In the ten years prior to the start of the political war known as “The Troubles,” Neeson was reared as the third of four children in a Catholic working-class family in Ballymena, Northern Ireland. It was essentially a two-up two-down tiny terrace house, he claims. “I’m not going to say we lived in a shoebox,” he continues. However, despite the fact that both of my parents were employed, money was never easy to come by. While Neeson’s mother Katherine (“Kitty”) spent more than 30 years “helping serve out the meals for the youngsters at lunchtime, ceaselessly washing dishes” at the school, his father Bernard worked as an elementary school caretaker.

Neeson was raised with a strong work ethic by his parents. Beginning at age 15, he adds, “I was either working on building sites or at a bottling factory” during the summer and school breaks. The notion of using free time “to lounge around? Bollocks to that. He also helped out on his uncle’s farm by feeding the cows and pigs, and he later reflected that, despite how laborious it all seemed at the time, it had been a “wonderful period.” He still found time to do what he loved despite cutting hay that appeared to go on for kilometers.

Neeson, an amateur boxer from the age of 9 to 17, also watched as many matinee movies as he could, soaking up Westerns by Audie Murphy and comedies by Laurel & Hardy and the Three Stooges. He began acting in school productions at the age of 11, despite his aversion to being the center of attention. “I’ve always been timid, and I still am, but I loved being on stage because it made me feel like God, people are looking at me and listening to me. That really buzzed me. Yes, he is aware that it is rather paradoxical—the quiet boy who embraced the spotlight. He’s still a little reserved nowadays, or at the very least avoids bragging. He laughs, “I don’t go around saying to someone, ‘I’m an Irish living legend.'”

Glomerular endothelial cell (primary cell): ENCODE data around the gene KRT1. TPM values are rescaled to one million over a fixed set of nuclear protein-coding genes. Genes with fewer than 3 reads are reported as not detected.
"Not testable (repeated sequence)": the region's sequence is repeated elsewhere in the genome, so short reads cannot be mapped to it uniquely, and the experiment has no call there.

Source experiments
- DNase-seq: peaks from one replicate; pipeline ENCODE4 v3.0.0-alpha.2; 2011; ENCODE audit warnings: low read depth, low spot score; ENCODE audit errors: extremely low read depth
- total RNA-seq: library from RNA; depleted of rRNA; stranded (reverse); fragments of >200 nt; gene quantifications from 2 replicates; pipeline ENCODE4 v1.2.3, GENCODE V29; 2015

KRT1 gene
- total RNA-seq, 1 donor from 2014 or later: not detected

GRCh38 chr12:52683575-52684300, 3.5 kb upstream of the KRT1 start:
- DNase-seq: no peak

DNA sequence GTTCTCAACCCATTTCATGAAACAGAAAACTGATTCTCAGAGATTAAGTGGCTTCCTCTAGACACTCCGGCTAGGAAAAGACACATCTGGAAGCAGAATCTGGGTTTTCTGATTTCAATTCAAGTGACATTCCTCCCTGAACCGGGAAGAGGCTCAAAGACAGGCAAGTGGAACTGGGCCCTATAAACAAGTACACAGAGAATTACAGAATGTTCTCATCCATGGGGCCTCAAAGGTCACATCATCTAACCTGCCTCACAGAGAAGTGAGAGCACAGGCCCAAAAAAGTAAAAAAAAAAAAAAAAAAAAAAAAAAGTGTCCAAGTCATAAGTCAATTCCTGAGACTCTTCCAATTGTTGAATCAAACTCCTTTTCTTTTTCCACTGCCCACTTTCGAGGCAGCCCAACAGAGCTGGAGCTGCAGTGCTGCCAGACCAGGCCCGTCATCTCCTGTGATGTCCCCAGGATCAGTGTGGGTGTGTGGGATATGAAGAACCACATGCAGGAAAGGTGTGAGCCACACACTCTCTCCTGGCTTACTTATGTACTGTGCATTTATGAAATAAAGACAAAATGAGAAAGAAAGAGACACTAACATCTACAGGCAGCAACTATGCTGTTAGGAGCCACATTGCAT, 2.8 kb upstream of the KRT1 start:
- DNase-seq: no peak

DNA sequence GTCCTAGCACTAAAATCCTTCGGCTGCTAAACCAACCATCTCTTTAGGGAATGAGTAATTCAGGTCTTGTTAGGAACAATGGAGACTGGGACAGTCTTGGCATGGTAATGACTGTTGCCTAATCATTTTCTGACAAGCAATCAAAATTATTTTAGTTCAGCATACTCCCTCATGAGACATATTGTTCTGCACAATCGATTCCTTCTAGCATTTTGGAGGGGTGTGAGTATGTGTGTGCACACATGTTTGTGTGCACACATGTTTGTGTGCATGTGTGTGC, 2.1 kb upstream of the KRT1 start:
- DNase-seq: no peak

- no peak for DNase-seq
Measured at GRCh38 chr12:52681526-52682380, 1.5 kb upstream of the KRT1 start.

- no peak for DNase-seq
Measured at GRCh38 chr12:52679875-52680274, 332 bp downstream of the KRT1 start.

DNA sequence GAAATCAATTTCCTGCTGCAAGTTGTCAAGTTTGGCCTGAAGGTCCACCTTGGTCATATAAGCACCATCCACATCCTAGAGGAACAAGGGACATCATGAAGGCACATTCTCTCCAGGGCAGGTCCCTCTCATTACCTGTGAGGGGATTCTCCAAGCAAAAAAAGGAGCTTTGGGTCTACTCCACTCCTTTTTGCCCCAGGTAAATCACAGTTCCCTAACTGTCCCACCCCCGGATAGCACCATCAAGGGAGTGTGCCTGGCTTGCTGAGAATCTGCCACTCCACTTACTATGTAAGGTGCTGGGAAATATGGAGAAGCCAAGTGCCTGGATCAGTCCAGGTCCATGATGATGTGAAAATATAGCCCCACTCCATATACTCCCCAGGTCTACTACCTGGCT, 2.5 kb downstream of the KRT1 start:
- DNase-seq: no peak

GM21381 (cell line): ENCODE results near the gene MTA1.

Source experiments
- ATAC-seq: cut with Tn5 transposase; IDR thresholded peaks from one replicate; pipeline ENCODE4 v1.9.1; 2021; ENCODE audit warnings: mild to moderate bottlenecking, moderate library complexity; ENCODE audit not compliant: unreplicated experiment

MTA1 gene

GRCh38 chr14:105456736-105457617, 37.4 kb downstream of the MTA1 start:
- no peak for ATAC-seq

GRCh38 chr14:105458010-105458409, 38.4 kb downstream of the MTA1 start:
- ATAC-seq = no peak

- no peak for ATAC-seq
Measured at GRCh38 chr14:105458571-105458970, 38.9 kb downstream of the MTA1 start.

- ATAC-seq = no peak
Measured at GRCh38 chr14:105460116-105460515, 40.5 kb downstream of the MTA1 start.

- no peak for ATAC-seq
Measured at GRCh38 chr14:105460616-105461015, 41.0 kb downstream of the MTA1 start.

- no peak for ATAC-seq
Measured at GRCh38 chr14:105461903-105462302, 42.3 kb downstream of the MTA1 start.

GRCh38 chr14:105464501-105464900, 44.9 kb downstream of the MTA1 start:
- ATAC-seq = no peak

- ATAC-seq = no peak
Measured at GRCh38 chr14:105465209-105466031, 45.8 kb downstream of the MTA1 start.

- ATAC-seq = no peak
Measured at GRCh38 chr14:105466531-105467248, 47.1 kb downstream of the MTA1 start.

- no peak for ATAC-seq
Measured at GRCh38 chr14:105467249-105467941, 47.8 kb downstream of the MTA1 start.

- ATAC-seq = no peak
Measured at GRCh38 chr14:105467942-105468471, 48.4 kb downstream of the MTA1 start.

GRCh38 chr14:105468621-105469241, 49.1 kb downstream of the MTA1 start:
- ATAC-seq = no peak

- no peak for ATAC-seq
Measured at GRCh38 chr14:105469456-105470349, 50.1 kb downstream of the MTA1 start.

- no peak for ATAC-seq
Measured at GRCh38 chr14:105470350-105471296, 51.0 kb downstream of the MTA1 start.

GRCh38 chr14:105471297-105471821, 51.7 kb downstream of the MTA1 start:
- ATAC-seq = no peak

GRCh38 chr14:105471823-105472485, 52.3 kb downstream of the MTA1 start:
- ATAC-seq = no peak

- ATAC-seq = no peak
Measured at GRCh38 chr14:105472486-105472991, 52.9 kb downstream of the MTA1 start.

He was smitten with performance, but he also attended Queen’s University in Belfast to study physics and math. He applied to acting schools but was unable to pay for them, so he chose to pursue teacher training instead. He then started working as a reprographic assistant, making copies in an architect’s office. But at the age of 24, he made a crucial call that altered the course of his life.

As chance would have it, the renowned playwright Mary O’Malley answered the phone when he called Belfast’s Lyric Theatre looking for a potential job. She inquired about his height (6-foot-4), and then scheduled an audition for him the next week. Despite not being particularly talented, Neeson received his first acting contract: “I don’t believe I was that good, but I guess she sensed some type of enthusiasm or something.” His feet never touched the ground as he made his way to the railway station to return home, he recalls. “At that time in Belfast, there were army checkpoints all over, and I was shaking hands with soldiers!”

After switching from theatre to film, Neeson finally met and lived with Helen Mirren, an actress, in the early 1980s. He kept up his steady career, and they shared a home in London for four years. After a number of movies and plays, he finally had his big break in 1993 when he played in Schindler’s List, directed by Steven Spielberg, for which he was nominated for an Academy Award. He also received a Tony nomination for his performance in the Broadway play Anna Christie. He also met Richardson, his future wife, in that year.

For the following 15 years, Neeson also appeared in Rob Roy, Love Actually, Batman Begins, and other films. After then, his career entered a new chapter.

Source: parade.com